• Angela Allyn

To Hell and Back, a Journey you must take, with Broadway in Chicago

Updated: Apr 10



4 Stars out of 4


Pulling out the vaccine card at the CIBC Theatre for opening night of Anaïs Mitchell’s masterpiece folk opera, the Tony award-winning Hadestown felt so meaningful and important this week. The cold war has begun once again and darkness threatens, and so we return to Greek mythology and tragedy. This is the story of Orpheus, who is the son of the god Apollo, and a Muse, and his great love for Eurydice who is taken to the underworld, the kingdom of Hades and his Queen Persephone. Orpheus attempts to sing her back to life, and tragedy ensues. But with Mitchell’s masterful yarn spinning, her music, book and lyrics and the sensitive development and direction of Rachel Chavkin (and the fantastic choreography of David Neuman) this very old and very sad song becomes a rich epic about the haves and the have nots, about yearning, about love, about grief and pain, about nature in balance, about how the world isn’t what you thought it would be-- in short about everything we are worrying about right now. There is even a song about a Wall and how Poverty is the Enemy. Timely.


We are led on this marvelous journey by a silver-suited, golden-throated Hermes, played by Levi Kreis. He is backed up by an onstage band helmed by Cody Owen Stine. Shout out to Audrey Ochoa’s trombone playing which gives this New Orleans-esque score a soaring high several times. Hermes is often counterpointed by the three Fates, who also play instruments: Belén Moyano, Bex Odorisio, and Shea Renne. There is a divine chorus delivering dance numbers and physicalizing the music in ways that make you want to leap from your seat and dance too.


Mitchell makes Orpheus a naïve artist, played by Nicholas Barasch whose tenor voice is otherworldly and Eurydice a hardscrabble girl that has seen too much- played with strength and vulnerability by Morgan Siobhan Green. In this version, she chooses the warmth of the underworld because winter has come and you can’t eat art. The Fates do an amazing number here and it should be a theme song for 2022: When the Chips Are Down. Eurydice sings: All I have ever known is how to hold my own, and she betrays the innocent and optimistic love of Orpheus who then travels to Hades to bring her back to the world of the living. He refuses to believe the world is what they say: dark and exploitive. He believes that he can change the way it is. His singing has the power to move stone, rally the numbed, and it opens the closed heart of Hades which allows Hades’ wife Persephone to bring balance back to the world. Still, a bargain is made and Orpheus is unable to overcome his own doubts and fails the test of his willpower: Eurydice must stay in the underworld.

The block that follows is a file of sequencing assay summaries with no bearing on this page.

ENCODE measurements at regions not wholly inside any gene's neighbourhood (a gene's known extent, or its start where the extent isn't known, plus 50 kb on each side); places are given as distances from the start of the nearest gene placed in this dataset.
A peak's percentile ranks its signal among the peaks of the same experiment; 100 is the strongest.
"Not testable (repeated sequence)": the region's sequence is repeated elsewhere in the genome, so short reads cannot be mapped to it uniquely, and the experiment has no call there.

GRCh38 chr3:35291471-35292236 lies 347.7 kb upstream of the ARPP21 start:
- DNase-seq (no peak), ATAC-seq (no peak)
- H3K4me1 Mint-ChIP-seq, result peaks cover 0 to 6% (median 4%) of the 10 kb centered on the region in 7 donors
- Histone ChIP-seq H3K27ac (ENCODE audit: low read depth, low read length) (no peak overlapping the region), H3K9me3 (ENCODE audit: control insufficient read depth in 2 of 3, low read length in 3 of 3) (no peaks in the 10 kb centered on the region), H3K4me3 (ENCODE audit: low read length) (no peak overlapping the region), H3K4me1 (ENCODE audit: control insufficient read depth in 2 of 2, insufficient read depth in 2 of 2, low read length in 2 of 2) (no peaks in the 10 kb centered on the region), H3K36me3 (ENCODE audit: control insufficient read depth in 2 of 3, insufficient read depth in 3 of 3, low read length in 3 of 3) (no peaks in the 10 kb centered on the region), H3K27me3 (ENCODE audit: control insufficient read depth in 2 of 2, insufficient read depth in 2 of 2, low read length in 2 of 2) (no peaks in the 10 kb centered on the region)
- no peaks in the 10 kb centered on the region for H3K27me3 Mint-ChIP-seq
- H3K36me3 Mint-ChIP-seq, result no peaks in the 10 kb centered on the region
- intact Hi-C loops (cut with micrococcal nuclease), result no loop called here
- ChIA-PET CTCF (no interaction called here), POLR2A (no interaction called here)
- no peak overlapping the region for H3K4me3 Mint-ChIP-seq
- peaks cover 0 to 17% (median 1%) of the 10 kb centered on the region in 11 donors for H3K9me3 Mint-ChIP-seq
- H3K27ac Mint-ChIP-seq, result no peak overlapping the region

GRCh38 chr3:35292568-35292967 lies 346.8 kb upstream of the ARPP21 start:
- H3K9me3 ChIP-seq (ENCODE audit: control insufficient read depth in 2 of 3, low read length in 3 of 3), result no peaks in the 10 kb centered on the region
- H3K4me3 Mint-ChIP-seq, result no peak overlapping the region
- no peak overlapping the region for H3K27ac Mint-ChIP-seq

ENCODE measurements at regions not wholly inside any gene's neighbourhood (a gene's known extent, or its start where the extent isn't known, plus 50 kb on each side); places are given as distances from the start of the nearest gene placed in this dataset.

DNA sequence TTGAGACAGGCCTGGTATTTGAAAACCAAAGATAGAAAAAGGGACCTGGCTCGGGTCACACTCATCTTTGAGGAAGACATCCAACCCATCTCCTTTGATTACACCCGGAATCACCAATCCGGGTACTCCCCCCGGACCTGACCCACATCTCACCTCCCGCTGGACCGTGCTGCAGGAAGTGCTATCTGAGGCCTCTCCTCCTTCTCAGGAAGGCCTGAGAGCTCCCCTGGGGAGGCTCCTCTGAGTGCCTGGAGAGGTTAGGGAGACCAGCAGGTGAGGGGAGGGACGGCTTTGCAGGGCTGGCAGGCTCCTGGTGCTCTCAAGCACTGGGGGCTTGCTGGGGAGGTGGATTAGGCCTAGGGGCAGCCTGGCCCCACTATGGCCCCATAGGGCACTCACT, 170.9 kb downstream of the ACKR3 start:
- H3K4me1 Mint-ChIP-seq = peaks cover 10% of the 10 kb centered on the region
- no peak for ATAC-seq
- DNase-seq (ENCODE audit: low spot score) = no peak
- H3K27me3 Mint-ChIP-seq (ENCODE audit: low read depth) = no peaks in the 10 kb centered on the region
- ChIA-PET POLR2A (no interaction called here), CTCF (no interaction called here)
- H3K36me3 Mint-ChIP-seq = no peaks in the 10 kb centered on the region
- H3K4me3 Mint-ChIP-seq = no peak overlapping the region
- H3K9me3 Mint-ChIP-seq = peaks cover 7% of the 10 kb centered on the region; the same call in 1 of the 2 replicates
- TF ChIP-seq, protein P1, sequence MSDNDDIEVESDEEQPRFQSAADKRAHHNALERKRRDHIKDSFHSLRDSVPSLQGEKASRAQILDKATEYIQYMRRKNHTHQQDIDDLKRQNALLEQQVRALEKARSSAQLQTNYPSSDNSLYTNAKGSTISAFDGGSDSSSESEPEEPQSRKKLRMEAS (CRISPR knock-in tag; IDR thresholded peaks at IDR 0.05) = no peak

Hades here played by the stern and gravel-voiced Kevyn Morrow is a man being overcome by his desire to own and control. He has forgotten his youth and his love for Persephone, played by the wise and effervescent Kimberly Marable. The juxtaposition of the new and old love stories is striking. And every single member of this cast is a standout.


This amazing work has been in the making since 2006 when it was a DIY production in a tiny town in Vermont, and the road to Broadway was almost as long as the road to Hades, but the process of creating this deeply moving show has meant there is nothing extraneous. This work is a classic already and bears multiple viewings. It has something powerful to teach us about being human despite being about “gods”—it's no wonder that artists have been riffing on this story for centuries. This musical can rightly take its place in the pantheon.


The single set by Rachel Nauck eschews the projections so popular now with touring productions and is a gritty juke joint that morphs into the industrialized factory of Hadestown, the electrified Hell designed by the King of Shades. There is dirt and sweat and tears on this stage. There is a remarkable “ballet” with factory lights: all of the lighting by Bradley King underscores and advances the plot, from the golden sunshine when Persephone returns to the upper world, to the darkness on the Road to Hell.


You are going to have to hurry if you want to see this show— Hadestown is only in town at the CIBC Theatre at 18 West Monroe in Chicago’s loop until March 13, 2022, with shows on Tuesday through Sunday. For tickets and information go here.





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